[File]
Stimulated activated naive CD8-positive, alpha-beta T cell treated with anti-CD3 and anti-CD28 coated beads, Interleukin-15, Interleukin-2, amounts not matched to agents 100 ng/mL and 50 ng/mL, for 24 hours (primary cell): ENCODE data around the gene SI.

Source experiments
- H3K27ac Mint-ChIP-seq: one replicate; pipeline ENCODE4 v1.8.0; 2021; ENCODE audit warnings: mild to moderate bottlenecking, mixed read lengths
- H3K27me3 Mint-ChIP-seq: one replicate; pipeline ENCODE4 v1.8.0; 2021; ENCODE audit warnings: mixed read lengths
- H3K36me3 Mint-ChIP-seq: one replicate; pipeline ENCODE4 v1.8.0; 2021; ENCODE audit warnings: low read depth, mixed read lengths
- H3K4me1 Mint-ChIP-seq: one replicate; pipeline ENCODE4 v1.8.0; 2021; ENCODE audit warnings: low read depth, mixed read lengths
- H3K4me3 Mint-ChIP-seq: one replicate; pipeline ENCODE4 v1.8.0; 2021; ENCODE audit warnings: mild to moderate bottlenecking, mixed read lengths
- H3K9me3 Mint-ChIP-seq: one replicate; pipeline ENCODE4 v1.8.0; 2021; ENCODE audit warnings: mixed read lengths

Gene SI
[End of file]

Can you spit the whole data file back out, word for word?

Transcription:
Stimulated activated naive CD8-positive, alpha-beta T cell treated with anti-CD3 and anti-CD28 coated beads, Interleukin-15, Interleukin-2, amounts not matched to agents 100 ng/mL and 50 ng/mL, for 24 hours (primary cell): ENCODE data around the gene SI.

Source experiments
- H3K27ac Mint-ChIP-seq: one replicate; pipeline ENCODE4 v1.8.0; 2021; ENCODE audit warnings: mild to moderate bottlenecking, mixed read lengths
- H3K27me3 Mint-ChIP-seq: one replicate; pipeline ENCODE4 v1.8.0; 2021; ENCODE audit warnings: mixed read lengths
- H3K36me3 Mint-ChIP-seq: one replicate; pipeline ENCODE4 v1.8.0; 2021; ENCODE audit warnings: low read depth, mixed read lengths
- H3K4me1 Mint-ChIP-seq: one replicate; pipeline ENCODE4 v1.8.0; 2021; ENCODE audit warnings: low read depth, mixed read lengths
- H3K4me3 Mint-ChIP-seq: one replicate; pipeline ENCODE4 v1.8.0; 2021; ENCODE audit warnings: mild to moderate bottlenecking, mixed read lengths
- H3K9me3 Mint-ChIP-seq: one replicate; pipeline ENCODE4 v1.8.0; 2021; ENCODE audit warnings: mixed read lengths

Gene SI